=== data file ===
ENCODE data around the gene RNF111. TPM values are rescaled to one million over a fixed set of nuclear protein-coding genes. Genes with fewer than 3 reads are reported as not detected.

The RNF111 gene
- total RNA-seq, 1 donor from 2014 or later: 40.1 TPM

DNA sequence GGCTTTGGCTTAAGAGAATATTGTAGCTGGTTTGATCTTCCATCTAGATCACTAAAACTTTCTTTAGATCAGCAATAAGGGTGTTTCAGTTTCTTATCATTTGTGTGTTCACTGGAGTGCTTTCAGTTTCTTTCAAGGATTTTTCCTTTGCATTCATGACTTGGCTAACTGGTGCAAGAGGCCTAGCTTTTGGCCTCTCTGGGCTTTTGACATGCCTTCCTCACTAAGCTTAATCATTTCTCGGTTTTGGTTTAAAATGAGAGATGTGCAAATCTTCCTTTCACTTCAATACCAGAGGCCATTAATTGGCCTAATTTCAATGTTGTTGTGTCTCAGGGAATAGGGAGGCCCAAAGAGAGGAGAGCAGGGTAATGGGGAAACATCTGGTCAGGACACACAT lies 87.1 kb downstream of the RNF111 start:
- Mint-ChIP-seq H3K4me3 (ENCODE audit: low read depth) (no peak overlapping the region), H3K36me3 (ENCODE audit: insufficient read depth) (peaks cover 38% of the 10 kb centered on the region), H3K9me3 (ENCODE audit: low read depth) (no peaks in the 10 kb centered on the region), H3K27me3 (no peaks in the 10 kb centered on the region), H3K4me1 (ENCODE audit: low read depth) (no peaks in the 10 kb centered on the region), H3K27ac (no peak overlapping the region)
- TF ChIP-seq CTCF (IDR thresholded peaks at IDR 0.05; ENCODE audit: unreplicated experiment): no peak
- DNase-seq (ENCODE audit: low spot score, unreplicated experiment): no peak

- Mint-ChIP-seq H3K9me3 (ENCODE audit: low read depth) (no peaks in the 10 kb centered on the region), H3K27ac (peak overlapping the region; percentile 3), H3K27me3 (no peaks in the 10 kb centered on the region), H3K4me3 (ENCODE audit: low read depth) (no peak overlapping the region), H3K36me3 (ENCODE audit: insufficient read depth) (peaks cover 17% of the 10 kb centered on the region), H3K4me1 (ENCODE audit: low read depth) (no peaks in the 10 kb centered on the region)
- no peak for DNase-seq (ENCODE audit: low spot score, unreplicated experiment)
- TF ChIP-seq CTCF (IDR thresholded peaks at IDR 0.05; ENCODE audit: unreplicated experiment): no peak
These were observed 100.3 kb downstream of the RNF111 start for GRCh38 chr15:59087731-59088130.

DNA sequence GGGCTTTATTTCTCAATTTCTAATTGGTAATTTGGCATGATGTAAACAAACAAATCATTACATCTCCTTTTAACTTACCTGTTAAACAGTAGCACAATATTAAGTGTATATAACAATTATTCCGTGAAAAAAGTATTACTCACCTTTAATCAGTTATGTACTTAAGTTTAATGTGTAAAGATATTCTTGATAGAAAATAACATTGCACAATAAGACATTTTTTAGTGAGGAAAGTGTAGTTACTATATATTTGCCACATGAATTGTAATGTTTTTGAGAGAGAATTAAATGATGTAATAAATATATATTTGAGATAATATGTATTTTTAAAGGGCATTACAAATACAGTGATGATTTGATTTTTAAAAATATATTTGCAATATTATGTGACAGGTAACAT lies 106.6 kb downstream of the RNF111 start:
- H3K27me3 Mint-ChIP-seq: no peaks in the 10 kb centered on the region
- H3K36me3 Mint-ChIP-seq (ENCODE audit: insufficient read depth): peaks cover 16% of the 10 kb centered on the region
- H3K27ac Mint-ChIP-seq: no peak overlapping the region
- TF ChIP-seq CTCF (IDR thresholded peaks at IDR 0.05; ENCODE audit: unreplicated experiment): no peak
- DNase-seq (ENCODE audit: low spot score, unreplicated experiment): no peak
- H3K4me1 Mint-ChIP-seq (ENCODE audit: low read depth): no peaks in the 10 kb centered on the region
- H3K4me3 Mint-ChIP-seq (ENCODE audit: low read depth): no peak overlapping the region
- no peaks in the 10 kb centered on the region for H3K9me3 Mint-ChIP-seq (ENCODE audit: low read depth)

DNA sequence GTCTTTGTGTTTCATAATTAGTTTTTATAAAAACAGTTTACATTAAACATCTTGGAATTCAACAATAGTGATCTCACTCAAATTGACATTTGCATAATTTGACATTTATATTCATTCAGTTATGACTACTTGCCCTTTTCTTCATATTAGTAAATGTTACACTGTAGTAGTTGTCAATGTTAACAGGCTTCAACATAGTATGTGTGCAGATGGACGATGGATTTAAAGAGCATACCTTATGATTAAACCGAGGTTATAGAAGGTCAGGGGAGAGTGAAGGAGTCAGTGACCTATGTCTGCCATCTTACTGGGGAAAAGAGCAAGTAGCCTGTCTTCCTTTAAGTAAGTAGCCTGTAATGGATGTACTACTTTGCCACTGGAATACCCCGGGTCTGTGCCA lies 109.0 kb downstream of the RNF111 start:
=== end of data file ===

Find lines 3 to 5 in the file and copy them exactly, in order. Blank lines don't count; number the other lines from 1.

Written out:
- total RNA-seq, 1 donor from 2014 or later: 40.1 TPM

DNA sequence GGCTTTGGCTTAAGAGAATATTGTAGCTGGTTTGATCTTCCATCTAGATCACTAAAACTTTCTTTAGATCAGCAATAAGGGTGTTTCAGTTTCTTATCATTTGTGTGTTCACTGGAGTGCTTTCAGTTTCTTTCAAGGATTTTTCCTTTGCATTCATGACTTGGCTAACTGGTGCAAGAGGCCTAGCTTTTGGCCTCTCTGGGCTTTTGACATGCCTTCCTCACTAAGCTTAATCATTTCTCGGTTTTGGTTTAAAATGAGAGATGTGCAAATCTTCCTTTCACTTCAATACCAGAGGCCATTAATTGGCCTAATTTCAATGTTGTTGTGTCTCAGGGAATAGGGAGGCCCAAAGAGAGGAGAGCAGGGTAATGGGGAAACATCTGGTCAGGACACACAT lies 87.1 kb downstream of the RNF111 start:
- Mint-ChIP-seq H3K4me3 (ENCODE audit: low read depth) (no peak overlapping the region), H3K36me3 (ENCODE audit: insufficient read depth) (peaks cover 38% of the 10 kb centered on the region), H3K9me3 (ENCODE audit: low read depth) (no peaks in the 10 kb centered on the region), H3K27me3 (no peaks in the 10 kb centered on the region), H3K4me1 (ENCODE audit: low read depth) (no peaks in the 10 kb centered on the region), H3K27ac (no peak overlapping the region)